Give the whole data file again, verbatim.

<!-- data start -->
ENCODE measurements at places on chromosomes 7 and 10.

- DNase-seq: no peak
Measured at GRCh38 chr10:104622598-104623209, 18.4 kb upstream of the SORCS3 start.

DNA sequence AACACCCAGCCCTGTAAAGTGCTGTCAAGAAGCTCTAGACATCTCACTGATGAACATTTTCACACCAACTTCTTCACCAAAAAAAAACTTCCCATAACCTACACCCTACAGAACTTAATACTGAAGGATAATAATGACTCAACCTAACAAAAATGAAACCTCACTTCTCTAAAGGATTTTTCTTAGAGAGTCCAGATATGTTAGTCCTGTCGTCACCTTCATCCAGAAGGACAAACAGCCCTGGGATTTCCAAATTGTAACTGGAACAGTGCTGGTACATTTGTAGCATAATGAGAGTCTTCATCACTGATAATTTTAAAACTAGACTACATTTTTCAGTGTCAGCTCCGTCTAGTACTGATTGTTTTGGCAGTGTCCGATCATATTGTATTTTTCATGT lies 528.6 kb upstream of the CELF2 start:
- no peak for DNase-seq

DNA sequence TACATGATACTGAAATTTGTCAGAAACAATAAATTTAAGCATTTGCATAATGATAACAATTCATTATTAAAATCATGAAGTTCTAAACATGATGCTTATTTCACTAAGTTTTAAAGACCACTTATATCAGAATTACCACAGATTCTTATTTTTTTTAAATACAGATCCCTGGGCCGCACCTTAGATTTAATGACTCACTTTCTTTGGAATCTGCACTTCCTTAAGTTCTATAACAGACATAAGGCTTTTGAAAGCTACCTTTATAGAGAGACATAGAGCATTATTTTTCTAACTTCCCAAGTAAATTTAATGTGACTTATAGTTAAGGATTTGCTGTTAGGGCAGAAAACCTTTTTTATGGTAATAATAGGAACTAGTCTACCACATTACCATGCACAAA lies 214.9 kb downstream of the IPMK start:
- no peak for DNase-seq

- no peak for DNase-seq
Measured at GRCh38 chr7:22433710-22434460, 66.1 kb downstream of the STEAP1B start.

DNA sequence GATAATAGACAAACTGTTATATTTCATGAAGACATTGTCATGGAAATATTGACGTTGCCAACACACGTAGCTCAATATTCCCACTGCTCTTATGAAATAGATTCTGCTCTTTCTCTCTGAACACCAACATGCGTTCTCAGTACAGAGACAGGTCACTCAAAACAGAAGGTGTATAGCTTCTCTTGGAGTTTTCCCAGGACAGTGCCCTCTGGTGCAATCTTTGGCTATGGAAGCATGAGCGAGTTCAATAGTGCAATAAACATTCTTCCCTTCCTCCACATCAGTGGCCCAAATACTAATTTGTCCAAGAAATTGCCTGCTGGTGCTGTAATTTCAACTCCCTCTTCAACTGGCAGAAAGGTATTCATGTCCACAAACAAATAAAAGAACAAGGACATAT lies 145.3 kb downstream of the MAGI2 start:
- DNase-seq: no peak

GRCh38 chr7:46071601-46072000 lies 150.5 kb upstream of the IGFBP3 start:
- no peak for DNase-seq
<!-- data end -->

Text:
ENCODE measurements at places on chromosomes 7 and 10.

- DNase-seq: no peak
Measured at GRCh38 chr10:104622598-104623209, 18.4 kb upstream of the SORCS3 start.

DNA sequence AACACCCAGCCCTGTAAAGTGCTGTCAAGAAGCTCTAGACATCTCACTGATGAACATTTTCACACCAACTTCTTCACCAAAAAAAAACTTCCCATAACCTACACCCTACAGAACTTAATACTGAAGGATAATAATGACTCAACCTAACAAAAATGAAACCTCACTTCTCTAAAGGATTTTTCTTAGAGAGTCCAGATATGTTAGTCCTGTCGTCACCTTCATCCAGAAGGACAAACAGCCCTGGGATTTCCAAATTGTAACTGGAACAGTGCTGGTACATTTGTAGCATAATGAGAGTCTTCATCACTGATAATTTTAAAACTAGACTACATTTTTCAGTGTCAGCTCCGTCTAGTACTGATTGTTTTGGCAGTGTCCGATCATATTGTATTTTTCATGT lies 528.6 kb upstream of the CELF2 start:
- no peak for DNase-seq

DNA sequence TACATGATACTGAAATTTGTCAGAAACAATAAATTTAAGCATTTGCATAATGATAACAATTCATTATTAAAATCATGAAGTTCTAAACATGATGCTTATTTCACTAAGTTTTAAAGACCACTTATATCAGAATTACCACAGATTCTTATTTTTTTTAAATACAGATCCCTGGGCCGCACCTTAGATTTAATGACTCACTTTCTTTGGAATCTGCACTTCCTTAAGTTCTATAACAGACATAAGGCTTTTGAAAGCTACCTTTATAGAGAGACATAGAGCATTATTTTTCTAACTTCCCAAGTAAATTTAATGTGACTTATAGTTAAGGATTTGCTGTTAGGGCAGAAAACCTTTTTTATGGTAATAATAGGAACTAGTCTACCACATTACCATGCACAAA lies 214.9 kb downstream of the IPMK start:
- no peak for DNase-seq

- no peak for DNase-seq
Measured at GRCh38 chr7:22433710-22434460, 66.1 kb downstream of the STEAP1B start.

DNA sequence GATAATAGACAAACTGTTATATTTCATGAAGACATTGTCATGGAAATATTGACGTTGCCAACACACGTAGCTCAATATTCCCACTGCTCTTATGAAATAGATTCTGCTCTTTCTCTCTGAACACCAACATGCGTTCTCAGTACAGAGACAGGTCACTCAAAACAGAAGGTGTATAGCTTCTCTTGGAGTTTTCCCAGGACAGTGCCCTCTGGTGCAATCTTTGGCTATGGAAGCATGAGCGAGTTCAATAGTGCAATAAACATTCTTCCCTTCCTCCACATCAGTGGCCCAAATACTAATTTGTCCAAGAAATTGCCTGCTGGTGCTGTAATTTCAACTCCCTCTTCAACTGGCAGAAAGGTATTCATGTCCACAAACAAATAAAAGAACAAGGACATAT lies 145.3 kb downstream of the MAGI2 start:
- DNase-seq: no peak

GRCh38 chr7:46071601-46072000 lies 150.5 kb upstream of the IGFBP3 start:
- no peak for DNase-seq